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Dena Kelley
(EagleRiverDee) - M

Locale: Eagle River, Alaska
"Solo Wilderness Security" on 02/20/2013 10:38:12 MST Print View

Not looking to debate, just will state why I carry a firearm.

I live in Alaska, and hike in areas with high bear and moose populations. I've also, as a woman that hikes solo, had some sketchy experiences with men, particularly when they've been drinking. I have had two men come up on me openly voicing what they would do when they got to me, only to change their attitude entirely when they saw I was packing. I never had to even touch the firearm, it's mere presence on my hip was a deterrent.

I pack both openly and concealed, depending. Both are 100% legal without a permit in Alaska. Long time Alaskans don't get concerned when they pass someone with a gun. Granola type imports from California give us dirty looks though. If I know I'm hiking a trail high in that type of personality, I'll conceal my firearm to keep them from being scared. Mostly I try to get off the beaten path, however.

I do also carry bear spray, and which option I choose to use would depend on what my circumstances turned out to be.

Is it UL? Absolutely not. Do I think it's prudent? Yes. If I were hiking in a group, I probably wouldn't take a gun. I would be less likely to have problems with wildlife or people in a group. But since I hike primarily alone, I do think I have to consider my personal safety and take steps to ensure it.

Craig W.
(xnomanx) - F - M
Wonderful World, Beautiful People on 02/20/2013 10:58:12 MST Print View

"Granola type imports from California"...

"Illegal invaders from Southern countries"...

Even a little talk about whether or not to report killing a person and face the legal consequences or leave their corpse in the woods.

What a wonderful thread, rife with stereotypes galore, boogeymen, closeted xenophobia, and all that wholesome stuff.

Gun talk continues to bring out nothing but the best in people.

Brian UL
(MAYNARD76)

Locale: New England
Re: "Solo Wilderness Security" on 02/20/2013 11:02:57 MST Print View

I fully support the 2nd amendment...
but here's an idea
Maybe if hiking so dangerous that one feels they need a gun -they should think about finding another hobby? Something safe?

Justin Baker
(justin_baker) - F

Locale: west coast best coast
Re: Re: "Solo Wilderness Security" on 02/20/2013 11:37:08 MST Print View

I could say the same thing about a personal locator beacon. If you feel that you might need it, then maybe you shouldn't be doing that hike.

Doug I.
(idester) - MLife

Locale: MidAtlantic
Re: Re: Re: "Solo Wilderness Security" on 02/20/2013 11:48:47 MST Print View

"I could say the same thing about a personal locator beacon. If you feel that you might need it, then maybe you shouldn't be doing that hike."

You could, but it wouldn't be a good analogy. A PLB isn't so much for you, it's for those who might have to come looking for you.

Roger Dodger
(RogerDodger) - F

Locale: Wess Siide
Re: Re: "Solo Wilderness Security" on 02/20/2013 11:53:00 MST Print View

A person needs to identify a potential risk,
assess the risk severity and likelihood,
and mitigate that risk by:
a) accept the risk and do nothing to mitigate, accept the consequences.
b) accept the risk but do something to mitigate, lowering the potential severity.
c) don't accept the risk, stay home, then nothing to mitigate.

The risk likelihood is very low =
what are the odds that a mountain lion and drug farmer will cause me harm?


The risk severity is very high =
if a mountain lion, drug farmer or serial killer intercepts me, the harm to me would be catastrophic.

(Risk likelihood probability) x (Risk severity) = Risk score.

My personal situation assessment is that some solo trips have a higher probability and severity of risk, and those specific trips I mitigate the risk. Most trips with a trip partner are low severity and low probability that I do not need to carry.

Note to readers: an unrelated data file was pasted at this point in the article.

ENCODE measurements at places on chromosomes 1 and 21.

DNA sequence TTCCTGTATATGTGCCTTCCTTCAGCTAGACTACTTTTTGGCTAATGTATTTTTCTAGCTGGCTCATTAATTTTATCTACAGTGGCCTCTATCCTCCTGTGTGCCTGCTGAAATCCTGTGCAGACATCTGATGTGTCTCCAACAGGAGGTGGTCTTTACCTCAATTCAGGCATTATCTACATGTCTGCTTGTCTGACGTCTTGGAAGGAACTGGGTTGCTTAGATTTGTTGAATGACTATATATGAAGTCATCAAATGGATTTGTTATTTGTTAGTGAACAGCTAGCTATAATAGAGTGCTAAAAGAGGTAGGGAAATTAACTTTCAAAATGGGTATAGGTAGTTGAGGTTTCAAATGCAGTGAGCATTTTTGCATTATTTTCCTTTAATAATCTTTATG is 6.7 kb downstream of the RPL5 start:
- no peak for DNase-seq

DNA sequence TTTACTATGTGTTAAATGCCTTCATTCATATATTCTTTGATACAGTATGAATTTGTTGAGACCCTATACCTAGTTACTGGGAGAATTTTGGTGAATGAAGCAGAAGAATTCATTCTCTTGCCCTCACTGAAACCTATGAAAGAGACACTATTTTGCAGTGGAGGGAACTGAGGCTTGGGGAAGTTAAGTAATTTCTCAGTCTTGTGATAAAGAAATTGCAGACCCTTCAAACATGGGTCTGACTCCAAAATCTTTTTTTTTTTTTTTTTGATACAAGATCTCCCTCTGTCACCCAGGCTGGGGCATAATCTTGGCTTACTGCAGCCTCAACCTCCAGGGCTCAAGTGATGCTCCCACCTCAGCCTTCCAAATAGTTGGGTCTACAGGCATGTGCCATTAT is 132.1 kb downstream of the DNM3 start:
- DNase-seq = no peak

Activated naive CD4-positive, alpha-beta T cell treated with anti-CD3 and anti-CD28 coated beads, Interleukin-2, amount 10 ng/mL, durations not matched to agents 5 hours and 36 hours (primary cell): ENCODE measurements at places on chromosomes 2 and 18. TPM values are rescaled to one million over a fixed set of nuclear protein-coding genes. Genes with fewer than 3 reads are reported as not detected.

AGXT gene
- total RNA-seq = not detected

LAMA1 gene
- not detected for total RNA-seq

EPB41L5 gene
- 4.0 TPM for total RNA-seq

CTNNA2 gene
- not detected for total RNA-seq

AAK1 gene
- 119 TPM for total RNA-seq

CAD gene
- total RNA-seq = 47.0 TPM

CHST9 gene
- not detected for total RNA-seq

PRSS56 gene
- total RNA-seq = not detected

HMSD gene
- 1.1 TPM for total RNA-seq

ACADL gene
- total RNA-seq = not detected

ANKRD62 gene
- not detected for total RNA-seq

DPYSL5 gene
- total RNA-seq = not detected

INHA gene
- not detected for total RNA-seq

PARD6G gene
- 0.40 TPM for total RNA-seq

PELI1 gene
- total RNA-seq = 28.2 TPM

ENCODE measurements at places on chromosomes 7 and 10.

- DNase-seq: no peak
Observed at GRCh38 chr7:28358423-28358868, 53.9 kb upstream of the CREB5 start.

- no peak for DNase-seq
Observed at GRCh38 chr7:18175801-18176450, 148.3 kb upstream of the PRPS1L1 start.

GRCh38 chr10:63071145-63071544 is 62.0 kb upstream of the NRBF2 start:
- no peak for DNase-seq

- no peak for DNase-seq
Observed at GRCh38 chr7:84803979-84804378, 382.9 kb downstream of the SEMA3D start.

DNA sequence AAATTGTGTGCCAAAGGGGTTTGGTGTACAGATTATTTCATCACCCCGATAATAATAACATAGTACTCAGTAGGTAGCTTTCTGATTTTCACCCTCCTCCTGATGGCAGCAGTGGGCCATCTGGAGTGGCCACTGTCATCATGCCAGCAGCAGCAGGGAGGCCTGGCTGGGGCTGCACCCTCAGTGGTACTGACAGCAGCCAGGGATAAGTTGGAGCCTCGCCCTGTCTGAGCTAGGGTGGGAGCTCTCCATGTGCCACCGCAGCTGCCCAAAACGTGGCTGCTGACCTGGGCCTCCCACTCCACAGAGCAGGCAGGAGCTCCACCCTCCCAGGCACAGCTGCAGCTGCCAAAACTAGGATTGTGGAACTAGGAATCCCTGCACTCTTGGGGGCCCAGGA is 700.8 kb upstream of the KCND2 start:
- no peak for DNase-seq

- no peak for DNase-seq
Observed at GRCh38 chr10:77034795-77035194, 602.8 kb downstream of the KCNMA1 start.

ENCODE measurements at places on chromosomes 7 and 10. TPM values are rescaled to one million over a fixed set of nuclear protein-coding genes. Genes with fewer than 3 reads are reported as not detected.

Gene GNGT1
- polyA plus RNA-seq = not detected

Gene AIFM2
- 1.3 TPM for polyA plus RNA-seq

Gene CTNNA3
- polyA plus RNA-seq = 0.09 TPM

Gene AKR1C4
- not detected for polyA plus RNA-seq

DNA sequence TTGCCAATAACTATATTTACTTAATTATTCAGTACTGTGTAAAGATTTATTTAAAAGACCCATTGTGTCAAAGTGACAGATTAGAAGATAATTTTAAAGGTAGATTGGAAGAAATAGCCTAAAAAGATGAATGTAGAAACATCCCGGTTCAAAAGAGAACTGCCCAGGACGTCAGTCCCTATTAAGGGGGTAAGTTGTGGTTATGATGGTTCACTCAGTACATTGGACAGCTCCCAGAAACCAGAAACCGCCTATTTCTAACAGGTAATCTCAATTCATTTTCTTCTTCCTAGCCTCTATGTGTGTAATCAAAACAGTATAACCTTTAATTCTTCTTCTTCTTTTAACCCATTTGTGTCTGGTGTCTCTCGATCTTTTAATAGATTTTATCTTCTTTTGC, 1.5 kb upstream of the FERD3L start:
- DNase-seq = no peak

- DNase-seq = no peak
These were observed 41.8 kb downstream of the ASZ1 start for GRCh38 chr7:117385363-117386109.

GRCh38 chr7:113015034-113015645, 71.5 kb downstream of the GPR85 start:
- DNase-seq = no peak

Edited by RogerDodger on 02/20/2013 12:00:24 MST.

Dena Kelley
(EagleRiverDee) - M

Locale: Eagle River, Alaska
Re "Solo Wilderness Security" on 02/20/2013 11:55:51 MST Print View

@ Brian UL-

There's a difference between feeling it's a dangerous activity and simply going in a manner in which you feel prepared. That level of preparation varies by person. As Justin pointed out, some people take PLB's or SPOT's, some don't. Some take minimalist gear, some take the kitchen sink. Some places are, technically, safer than others. East coast hikers are pretty unlikely to encounter a Grizzly bear, for example. Even many west coast hikers are unlikely to ever see one unless they go to Yellowstone. A lot less likely than I am, where I have seen Grizzlies on hikes just a couple miles from my house, and where I've encountered black bears on my road. A wolf pack in recent years had to be eliminated because they were coming into residential areas and killing people's dogs and finally went after a couple of women who were walking on a road. Being prepared doesn't equal being afraid- it's just being prepared. I feel quite confident in the woods.

David Olsen
(oware)

Locale: Steptoe Butte
Being prepared beats having to vomit on an attacker. on 02/20/2013 12:04:13 MST Print View

"An updated advisory on the website of the University of Colorado at Colorado Springs offers female students new tactics to fend off rapists, including vomiting, urinating and telling an attacker they have a disease.
The new recommendations came Monday evening, hours after the Colorado House passed a package of gun safety bills, including one that would ban the concealed carrying of guns on college campuses."

http://abcnews.go.com/blogs/headlines/2013/02/colorado-college-advises-students-to-urinate-vomit-to-stop-rapists/

David Olsen
(oware)

Locale: Steptoe Butte
Re: Re "Solo Wilderness Security" on 02/20/2013 12:12:07 MST Print View

EagleRiverDee-

Do you think pepper spray would work as deterrent for a wolf pack? We have twice as many wolves in our part of WA state as
last year. More than in Denali National Park now it is estimated. They attack peoples dogs and livestock, but haven't been any threat to people. If I am hiking with my dog and need to dissuade several animals, have you heard if pepper spray has been effective,
IE using up the can on one or two wolves and the rest leaving?

Paul Mason
(dextersp1) - F
Re: Being prepared beats having to vomit on an attacker. on 02/20/2013 12:32:47 MST Print View

So now the rapist knows the law abiding student won't be armed? Disarm the potential victim ... that make sense to someone.